|Saturday 13rd August 2005||Raoul Teeuwen (Netherlands)|
Just bought a PET 2001. It is missing one of the shift-keys and i still have to find out whether it works. This was my first computer i used, and took the first babysteps in programming on. The PET i bought even has a "ram adapter" (i guess it is extra RAM)... I love how the hood pops open...
|Friday 28th January 2005||Dave Kellow (Halifax, Nova Scotia)|
Wow! This was the first computer I ever used, at the age of 7. My grandfather (Commodore Canada CEO Ed Kelllow) brought it home for us in 1980. I brought it to school for show and tell. You could set a radio next to it and hear the game you played coming through the static. The wrong sort of 'wireless' technology. Wow. Got me started programming - a pursuit which now feeds my family. :D
|Saturday 4th September 2004||Casandro (Cham)|
I doubt that little programm turning the motor on and off quickly. The motor would just run slowly.
However if you'd insert somekind of delay so the tape would have to actually accelerate and stop you could slowly damage the tape-drive.
There might also be a capacitor in parallel with the motor, that could cause rather high currents when the voltage is turned on. That might cause problems. However none serious enought to cause a computer to burn. The worst which could happen is a burnt transistor or a defective motor. Both should be standard parts.
|Monday 2nd June 2003||Earl (Portland, Oregon USA)|
We had a 2001-8N in our computer science lab in high school. No one wanted to use it because of the keyboard and the somewhat peculiar graphic keys. Also, it only had a datasette - no disk drives. I was hungry for computer time and didn't want to compete for minutes on the TRS-80, so I learned how this machine worked (including how to type on one - believe it or not!). That started me down the Commodore path - a fun journey, which continued with the VIC-20 (the first computer I actually owned), and later a fine C-64 system with 1701 monitor, 1541s, etc. All because of that boxy little 2001 in the corner at school.
|Sunday 23rd March 2003||Richard Welsh (Oxford, UK)|
We had a couple of these in our 'computer room' at my prep school, Spratton Hall, Northants, UK. I remember writing some kind of platform game for it (I can't remember what I called it) which had some success with other pupils! The character in the game was an inverse double-quote! I also wrote a horse-racing game for it. If anyone out there has a copy of these games I'd be very interested to talk to you!!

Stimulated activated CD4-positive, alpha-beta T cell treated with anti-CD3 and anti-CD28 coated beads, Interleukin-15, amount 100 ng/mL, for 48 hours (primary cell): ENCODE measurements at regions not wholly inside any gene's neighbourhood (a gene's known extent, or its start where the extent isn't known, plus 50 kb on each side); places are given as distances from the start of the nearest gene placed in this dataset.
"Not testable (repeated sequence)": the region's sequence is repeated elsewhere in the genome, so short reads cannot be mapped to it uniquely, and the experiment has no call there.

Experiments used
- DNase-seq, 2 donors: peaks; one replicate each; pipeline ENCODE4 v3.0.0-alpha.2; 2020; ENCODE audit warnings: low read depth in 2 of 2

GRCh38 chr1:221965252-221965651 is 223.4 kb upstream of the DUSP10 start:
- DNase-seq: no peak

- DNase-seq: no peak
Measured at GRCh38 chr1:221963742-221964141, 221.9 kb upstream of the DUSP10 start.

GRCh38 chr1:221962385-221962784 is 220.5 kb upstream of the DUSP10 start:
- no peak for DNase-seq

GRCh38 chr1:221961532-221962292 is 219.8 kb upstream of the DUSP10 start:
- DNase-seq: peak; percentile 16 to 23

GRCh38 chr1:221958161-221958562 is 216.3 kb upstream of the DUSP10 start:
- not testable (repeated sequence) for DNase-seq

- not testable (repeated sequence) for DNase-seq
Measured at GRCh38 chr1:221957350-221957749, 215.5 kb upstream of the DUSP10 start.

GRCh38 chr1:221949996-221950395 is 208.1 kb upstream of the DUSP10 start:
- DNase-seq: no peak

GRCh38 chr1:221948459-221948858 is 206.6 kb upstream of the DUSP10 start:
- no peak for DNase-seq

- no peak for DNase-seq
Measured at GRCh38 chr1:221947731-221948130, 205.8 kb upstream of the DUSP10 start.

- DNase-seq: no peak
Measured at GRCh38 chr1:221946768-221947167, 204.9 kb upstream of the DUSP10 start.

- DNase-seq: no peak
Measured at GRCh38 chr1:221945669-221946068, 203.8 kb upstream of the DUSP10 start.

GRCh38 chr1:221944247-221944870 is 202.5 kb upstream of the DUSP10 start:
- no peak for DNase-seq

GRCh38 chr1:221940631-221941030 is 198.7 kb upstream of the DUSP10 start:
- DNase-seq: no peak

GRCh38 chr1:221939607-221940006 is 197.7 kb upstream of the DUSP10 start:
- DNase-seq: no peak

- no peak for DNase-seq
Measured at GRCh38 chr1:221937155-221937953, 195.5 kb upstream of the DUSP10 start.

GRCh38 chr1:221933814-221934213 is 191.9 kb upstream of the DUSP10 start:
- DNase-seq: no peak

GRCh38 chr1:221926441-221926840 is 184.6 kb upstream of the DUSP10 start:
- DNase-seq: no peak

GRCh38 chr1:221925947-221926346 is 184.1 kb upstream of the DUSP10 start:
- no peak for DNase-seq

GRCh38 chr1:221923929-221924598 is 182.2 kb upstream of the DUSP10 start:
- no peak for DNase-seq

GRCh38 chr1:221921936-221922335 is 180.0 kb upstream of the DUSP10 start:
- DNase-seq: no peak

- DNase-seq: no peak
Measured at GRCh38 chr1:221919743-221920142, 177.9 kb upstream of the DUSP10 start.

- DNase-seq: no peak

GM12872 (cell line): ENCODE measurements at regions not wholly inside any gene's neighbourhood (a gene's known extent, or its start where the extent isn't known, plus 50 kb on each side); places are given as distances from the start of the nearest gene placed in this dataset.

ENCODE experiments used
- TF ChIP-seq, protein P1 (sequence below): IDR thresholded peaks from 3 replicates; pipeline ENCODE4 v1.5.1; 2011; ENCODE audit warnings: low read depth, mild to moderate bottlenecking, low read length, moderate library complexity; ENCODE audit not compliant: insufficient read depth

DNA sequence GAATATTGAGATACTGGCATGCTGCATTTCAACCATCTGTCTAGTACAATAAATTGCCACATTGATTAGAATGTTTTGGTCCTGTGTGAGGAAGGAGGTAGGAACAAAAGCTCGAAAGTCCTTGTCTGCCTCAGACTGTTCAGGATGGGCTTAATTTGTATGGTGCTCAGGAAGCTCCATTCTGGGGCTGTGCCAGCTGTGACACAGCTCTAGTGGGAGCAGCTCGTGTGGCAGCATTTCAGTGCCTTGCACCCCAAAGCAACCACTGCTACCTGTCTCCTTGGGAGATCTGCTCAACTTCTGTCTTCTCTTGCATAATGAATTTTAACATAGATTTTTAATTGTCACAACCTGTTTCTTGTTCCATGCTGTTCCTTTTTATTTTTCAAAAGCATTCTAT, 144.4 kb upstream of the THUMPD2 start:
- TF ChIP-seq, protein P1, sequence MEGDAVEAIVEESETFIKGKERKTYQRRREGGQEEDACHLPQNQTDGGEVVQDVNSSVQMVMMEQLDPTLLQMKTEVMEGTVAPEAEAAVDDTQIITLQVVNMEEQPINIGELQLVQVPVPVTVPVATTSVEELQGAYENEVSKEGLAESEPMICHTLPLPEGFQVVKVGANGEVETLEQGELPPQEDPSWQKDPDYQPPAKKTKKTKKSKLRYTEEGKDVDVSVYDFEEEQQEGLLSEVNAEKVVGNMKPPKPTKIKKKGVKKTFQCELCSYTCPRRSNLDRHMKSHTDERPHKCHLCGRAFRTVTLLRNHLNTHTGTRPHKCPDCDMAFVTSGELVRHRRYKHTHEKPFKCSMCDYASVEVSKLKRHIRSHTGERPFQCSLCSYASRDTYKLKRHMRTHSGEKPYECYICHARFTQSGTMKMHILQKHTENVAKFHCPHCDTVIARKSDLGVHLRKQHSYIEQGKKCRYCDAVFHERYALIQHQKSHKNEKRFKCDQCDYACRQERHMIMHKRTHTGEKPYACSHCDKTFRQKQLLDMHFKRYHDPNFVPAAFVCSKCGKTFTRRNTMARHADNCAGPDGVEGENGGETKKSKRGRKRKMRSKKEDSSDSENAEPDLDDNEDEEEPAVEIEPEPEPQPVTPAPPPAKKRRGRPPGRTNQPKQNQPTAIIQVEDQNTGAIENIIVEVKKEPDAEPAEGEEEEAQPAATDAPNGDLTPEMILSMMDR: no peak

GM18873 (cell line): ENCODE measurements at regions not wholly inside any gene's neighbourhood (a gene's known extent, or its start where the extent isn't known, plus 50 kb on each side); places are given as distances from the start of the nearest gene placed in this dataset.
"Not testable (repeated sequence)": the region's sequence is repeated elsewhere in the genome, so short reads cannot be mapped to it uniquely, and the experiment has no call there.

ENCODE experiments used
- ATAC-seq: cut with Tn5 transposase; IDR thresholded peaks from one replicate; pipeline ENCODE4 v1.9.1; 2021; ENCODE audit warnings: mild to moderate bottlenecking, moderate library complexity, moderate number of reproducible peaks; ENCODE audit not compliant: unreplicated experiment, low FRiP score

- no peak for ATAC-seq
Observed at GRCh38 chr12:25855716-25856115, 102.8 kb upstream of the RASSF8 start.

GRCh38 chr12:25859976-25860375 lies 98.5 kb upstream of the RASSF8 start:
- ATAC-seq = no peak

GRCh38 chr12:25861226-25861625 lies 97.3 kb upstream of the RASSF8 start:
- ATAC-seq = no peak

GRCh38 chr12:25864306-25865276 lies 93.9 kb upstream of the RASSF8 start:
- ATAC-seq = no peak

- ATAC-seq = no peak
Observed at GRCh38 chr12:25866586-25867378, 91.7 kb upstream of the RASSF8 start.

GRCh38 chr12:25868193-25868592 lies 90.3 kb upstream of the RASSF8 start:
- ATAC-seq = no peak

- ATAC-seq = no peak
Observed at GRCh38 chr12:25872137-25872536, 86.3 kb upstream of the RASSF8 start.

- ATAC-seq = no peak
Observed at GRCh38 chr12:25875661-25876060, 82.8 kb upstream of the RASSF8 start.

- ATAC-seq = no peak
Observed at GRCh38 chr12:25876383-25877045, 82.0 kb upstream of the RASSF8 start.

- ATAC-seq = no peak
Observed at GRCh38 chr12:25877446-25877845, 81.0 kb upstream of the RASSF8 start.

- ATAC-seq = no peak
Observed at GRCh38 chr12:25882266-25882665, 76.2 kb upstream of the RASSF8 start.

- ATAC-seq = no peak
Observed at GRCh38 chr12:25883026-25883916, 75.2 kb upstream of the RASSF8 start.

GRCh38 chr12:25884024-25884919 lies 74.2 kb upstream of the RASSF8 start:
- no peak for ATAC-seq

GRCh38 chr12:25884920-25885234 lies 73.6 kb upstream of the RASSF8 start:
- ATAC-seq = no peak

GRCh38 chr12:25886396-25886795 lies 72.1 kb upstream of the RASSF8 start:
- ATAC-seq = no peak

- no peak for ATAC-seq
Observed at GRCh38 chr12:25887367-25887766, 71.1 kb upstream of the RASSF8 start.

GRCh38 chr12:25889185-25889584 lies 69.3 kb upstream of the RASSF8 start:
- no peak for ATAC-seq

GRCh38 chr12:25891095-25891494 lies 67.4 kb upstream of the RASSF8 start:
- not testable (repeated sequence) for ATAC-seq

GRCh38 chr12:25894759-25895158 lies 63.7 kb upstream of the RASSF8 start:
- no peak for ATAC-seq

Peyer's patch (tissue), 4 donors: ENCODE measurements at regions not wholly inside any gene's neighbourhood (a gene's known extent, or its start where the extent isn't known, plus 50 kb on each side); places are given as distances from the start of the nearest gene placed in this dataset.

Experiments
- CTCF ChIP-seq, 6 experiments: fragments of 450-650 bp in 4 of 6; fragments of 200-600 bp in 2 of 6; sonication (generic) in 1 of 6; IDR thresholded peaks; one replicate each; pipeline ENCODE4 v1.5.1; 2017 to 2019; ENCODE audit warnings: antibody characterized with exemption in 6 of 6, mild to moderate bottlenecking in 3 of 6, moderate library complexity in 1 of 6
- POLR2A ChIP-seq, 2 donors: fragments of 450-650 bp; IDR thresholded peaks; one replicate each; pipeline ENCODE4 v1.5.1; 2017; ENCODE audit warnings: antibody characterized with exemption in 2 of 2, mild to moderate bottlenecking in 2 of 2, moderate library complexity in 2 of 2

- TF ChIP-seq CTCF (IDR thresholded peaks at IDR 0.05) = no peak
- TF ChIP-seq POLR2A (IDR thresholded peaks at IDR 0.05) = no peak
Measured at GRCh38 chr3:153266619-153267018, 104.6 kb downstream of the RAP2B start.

|Monday 23rd September 2002||Douglas Reedy (Columbus, Ohio USA)|
The PET 2001 is the computer upon which I learned BASIC in 1977 at the tender age of 13. The main library in downtown Columbus had 2 of the 4K models in little kiosks. One day I walked up behind some guy who was programming the 2001 and I was instantly enchanted - I'd never seen a real computer before. I stood transfixed staring at the wonderful output of his program (stars or something). Eventually he noticed me and invited me over to explain how he was programming the computer. I owe a huge debt of gratitude to this stranger who took a moment of his time to start me out on this, my lifetime vocation.
|Friday 19th July 2002||Andreas Berkl (Germany)|
I just got an original PET 2001 with datasette on my desk. I wonder if there is any software available for this beauty...
Any idea if you can dump a WAV from an original tape on a cassette and feed the PET with it?
And where can I get software for it?
Greetings from sunny munich!
|Sunday 28th April 2002||Kevin (Dallas)|
This was my first computer. My school had some of these back in the late 70s. The ones we had looked like the PET 2001-8N. They had 8K RAM, Alumunum toped "chicklet" keys all crammed together with no offsets, but THEY DID NOT have the tape drive on the left side. The was a metal plate where the casset should have been. I also remenber being told that if we broke one our parrents would owe the school $6000. One of the PETs in the Lab was connected to a Punch card reader of some kind. When was a six or seven year old I would have done almost anything to get more time on the PETs.
|Thursday 28th March 2002||davo (Connecticut)|
I had one of these when I was twelve or thirteen--don't remember if it was "2001" model. Had a teeny tiny keyboard with all the keys crammed together; you had to type with the eraser end of a pencil. Worst of all, the damn thing wouldn't write data to the cassette storage medium because of some defect in the memory! completely useless except I did learn BASIC programming on it.